Phase I awards                                        December 2012

 

PHASE II PROPOSAL SUBMISSION

 

Phase II proposals may be submitted at any time after the effective date of the Phase I award.  DLA may invite Phase I performers to submit a Phase II proposal, not to exceed $1,000,000, based upon the success of the Phase I contract to meet the technical goals of the topic.  This Phase II proposal invitation process shall not limit a company from submitting a Phase II proposal.  Phase II proposals will be evaluated in accordance with the evaluation criteria provided below.  Due to limited funding, DLA reserves the right to limit awards under any topic and only proposals considered to be of superior quality will be funded.  The preferred contract types for DLA Phase II are firm-fixed-price-level-of-effort-term or cost plus fixed fee.

 

The DLA SBIR program, in its decision process for Phase II award selections, uses the three 12.2 BAA Evaluation Criteria – Phase II from Section 4.3 and 4.4, however with a differing prioritization and additional emphasis on commercialization potential. The DLA evaluation criteria are listed in descending order of importance:

 

a.   technical sufficiency

b.  commercialization potential. In addition to the requirements of BAA paragraph 4.3c and 4.4, DLA recommends that companies demonstrate the commercialization potential of their technology by attracting private-sector co-investment and support during the performance of the Phase II.  The value that DLA assesses for this factor depends on the type of co-investment or support (cash or support-in-kind), the amount of matching support, and the timing of the matching support.

c.   qualifications of the proposed principal/key investigators, supporting staff and consultants

 

The entire Phase II proposal (which includes Cover Sheets, Technical Proposal, Cost Proposal, and Company Commercialization Report) must be submitted electronically via the DoD SBIR/STTR Proposal Submission Site (http://www.dodsbir.net/submission); DLA WILL NOT accept any proposals which are not submitted via this site.  Do not send a hardcopy of the proposal.  Hand or electronic signature on the proposal is also NOT required.   If you experience problems uploading a proposal, call the DoD Help Desk 1-866-724-7457 (8:00 am to 5:00 pm EST).   Selection and non-selection letters will be sent electronically via e-mail.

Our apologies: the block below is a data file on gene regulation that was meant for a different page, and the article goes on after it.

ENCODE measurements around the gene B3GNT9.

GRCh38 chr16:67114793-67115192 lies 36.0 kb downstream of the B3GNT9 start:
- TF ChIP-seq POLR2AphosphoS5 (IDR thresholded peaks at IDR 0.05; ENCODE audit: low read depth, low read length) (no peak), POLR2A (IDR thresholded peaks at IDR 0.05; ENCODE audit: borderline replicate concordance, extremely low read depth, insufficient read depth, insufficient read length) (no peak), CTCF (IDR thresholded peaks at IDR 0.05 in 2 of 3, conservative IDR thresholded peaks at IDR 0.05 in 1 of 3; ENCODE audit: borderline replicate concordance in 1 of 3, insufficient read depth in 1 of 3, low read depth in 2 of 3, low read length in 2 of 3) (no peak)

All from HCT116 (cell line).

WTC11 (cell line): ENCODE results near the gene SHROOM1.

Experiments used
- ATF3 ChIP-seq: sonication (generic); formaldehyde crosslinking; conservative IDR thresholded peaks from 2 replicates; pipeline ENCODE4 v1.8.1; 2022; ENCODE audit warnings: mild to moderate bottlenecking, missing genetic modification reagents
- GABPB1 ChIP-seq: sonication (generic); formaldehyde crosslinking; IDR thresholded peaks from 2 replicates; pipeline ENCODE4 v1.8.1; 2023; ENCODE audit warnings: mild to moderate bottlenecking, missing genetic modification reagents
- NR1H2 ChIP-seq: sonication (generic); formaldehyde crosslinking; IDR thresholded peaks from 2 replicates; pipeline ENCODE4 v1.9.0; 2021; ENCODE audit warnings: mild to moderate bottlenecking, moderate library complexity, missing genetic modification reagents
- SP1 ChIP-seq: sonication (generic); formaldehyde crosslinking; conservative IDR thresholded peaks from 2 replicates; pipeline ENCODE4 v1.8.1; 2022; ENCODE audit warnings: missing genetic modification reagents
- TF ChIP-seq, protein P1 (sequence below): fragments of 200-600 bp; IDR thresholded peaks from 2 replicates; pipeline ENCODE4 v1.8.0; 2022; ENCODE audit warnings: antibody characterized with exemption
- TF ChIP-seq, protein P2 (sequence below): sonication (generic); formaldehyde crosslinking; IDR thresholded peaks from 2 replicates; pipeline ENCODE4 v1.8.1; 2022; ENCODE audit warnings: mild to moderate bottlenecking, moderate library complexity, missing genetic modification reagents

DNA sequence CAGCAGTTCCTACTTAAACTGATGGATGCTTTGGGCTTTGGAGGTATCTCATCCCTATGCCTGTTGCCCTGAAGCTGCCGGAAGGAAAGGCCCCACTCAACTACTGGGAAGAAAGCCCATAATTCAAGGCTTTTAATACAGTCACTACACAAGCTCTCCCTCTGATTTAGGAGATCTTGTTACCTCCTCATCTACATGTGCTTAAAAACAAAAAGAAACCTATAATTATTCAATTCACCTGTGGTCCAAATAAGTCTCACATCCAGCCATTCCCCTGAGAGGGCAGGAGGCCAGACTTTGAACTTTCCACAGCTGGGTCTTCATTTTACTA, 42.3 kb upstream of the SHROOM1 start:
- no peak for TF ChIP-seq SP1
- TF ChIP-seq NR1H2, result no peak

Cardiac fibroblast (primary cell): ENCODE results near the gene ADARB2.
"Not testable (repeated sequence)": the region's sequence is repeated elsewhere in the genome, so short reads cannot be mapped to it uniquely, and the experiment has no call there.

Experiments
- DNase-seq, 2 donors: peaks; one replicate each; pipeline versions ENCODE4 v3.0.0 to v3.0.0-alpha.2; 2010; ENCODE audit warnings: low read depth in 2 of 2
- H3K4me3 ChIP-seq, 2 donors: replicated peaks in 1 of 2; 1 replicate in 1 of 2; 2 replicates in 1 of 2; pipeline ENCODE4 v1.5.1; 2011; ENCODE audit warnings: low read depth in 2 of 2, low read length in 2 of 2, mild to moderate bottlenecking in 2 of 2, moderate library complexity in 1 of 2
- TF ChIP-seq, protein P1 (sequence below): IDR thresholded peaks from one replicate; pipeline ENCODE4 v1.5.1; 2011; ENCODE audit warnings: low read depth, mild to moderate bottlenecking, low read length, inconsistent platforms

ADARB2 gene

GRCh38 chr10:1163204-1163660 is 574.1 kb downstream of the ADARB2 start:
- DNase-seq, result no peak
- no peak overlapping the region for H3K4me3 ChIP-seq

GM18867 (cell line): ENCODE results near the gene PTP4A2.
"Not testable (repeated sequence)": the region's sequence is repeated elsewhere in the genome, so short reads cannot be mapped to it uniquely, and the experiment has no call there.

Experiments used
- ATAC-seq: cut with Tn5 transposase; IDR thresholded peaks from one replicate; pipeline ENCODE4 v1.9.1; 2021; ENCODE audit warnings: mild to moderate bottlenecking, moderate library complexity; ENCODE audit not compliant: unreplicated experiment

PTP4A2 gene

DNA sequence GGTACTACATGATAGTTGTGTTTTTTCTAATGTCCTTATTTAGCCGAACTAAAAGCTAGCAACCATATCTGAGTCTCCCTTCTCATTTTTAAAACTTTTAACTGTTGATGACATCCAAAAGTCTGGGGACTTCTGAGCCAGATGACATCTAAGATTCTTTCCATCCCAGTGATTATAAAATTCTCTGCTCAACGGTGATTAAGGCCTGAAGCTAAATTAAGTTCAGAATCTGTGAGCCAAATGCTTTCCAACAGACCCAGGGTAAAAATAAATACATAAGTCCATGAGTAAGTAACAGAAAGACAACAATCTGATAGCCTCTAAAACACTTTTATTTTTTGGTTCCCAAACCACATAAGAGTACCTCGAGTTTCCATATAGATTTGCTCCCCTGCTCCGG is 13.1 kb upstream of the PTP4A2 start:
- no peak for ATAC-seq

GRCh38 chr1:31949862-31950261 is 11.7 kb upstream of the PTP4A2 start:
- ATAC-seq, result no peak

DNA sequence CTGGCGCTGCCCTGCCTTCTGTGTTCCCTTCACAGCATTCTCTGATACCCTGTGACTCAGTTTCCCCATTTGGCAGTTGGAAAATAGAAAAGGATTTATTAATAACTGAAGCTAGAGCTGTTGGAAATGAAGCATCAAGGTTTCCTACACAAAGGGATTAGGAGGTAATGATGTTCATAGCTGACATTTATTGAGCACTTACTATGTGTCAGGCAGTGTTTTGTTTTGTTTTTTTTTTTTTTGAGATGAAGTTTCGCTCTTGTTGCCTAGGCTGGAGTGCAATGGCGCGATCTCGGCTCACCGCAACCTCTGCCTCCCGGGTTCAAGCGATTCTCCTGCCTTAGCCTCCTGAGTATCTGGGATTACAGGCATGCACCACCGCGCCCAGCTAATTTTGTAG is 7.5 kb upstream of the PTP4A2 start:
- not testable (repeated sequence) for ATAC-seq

PHASE II PROPOSAL PAGE LIMIT

 

DLA Phase II proposals have a 40-page limit (excluding the Cost Proposal and the Company Commercialization Report).  Pages in excess of the 40-page limitation will not be considered in the evaluation of the proposal (including attachments, appendices, or references, but excluding the Cost Proposal and Company Commercialization Report).

 

FAST TRACK

 

DLA does not utilize Fast Track.

 

PHASE II ENHANCEMENT POLICY

 

DLA does not utilize a Phase II enhancement process.

 

PHASE I SUMMARY REPORTS

 

All Phase I award winners must submit a Phase I Final Summary Report at the end of their Phase I project. The Phase I summary report is an unclassified, non-sensitive, and non-proprietary summation of Phase I results that is intended for public viewing on the DLA web site. A summary report should not exceed 700 words, and should include the technology description and anticipated applications / benefits for government and or private sector use. It should require minimal work from the contractor because most of this information is required in the final technical report.  This requirement for both a summary report and a final report will also apply to any subsequent Phase II contract.

 

DLA SUBMISSION OF FINAL REPORTS

 

All final reports will be submitted in accordance with the Contract Data Requirements List (CDRL) as specified in the contract.